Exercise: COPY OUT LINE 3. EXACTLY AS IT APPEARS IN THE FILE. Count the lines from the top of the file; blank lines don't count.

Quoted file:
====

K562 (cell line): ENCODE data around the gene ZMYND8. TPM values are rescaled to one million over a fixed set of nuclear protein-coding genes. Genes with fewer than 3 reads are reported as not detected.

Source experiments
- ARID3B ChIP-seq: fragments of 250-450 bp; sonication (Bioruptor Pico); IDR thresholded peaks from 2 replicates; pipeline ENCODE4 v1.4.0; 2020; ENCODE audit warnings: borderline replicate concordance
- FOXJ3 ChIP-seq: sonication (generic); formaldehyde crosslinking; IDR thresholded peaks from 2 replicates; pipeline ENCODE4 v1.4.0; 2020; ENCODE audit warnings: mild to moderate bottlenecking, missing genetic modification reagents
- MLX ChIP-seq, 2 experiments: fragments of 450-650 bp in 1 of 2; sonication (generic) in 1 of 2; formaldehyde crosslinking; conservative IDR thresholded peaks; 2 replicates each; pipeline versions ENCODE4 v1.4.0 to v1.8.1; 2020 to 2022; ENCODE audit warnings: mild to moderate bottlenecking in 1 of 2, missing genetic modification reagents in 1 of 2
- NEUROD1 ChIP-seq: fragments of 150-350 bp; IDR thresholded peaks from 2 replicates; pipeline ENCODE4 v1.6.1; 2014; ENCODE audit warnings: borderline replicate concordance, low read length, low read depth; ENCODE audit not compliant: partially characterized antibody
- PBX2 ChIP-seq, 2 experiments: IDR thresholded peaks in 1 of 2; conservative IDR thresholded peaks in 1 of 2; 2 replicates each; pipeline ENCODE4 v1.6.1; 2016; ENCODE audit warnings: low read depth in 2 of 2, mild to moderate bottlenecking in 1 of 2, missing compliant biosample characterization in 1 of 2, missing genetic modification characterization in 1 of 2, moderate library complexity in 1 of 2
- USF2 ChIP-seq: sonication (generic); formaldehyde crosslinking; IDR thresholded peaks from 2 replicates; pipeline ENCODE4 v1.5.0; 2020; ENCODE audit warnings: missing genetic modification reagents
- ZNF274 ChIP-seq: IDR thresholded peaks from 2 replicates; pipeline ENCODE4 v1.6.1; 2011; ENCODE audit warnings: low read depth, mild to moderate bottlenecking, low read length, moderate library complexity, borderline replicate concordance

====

- ARID3B ChIP-seq: fragments of 250-450 bp; sonication (Bioruptor Pico); IDR thresholded peaks from 2 replicates; pipeline ENCODE4 v1.4.0; 2020; ENCODE audit warnings: borderline replicate concordance